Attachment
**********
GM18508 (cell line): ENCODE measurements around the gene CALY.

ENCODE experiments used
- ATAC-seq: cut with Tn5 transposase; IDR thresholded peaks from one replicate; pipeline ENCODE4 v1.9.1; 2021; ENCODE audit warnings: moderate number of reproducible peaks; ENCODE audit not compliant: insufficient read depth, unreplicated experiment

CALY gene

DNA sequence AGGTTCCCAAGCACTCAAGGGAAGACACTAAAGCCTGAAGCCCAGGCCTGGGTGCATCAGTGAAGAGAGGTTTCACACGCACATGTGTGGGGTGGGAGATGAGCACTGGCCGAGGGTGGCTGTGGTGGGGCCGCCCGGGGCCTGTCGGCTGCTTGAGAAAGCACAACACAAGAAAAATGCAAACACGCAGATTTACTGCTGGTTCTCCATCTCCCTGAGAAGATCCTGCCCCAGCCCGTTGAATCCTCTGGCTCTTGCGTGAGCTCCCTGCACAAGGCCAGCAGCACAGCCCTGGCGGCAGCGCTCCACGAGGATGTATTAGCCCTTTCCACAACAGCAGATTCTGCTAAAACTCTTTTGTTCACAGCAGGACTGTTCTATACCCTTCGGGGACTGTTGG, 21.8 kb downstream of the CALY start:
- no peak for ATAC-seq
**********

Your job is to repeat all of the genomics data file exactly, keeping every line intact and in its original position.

GM18508 (cell line): ENCODE measurements around the gene CALY.

ENCODE experiments used
- ATAC-seq: cut with Tn5 transposase; IDR thresholded peaks from one replicate; pipeline ENCODE4 v1.9.1; 2021; ENCODE audit warnings: moderate number of reproducible peaks; ENCODE audit not compliant: insufficient read depth, unreplicated experiment

CALY gene

DNA sequence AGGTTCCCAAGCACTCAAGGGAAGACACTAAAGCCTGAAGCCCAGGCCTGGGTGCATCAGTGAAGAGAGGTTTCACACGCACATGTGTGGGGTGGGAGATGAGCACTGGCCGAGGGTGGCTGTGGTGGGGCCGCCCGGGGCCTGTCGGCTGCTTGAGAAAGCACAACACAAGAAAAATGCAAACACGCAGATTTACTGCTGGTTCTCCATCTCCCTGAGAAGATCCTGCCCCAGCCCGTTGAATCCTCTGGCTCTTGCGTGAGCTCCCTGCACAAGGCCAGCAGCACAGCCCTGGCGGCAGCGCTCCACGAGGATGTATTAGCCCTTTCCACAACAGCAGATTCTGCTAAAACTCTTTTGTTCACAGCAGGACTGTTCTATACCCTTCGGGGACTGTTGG, 21.8 kb downstream of the CALY start:
- no peak for ATAC-seq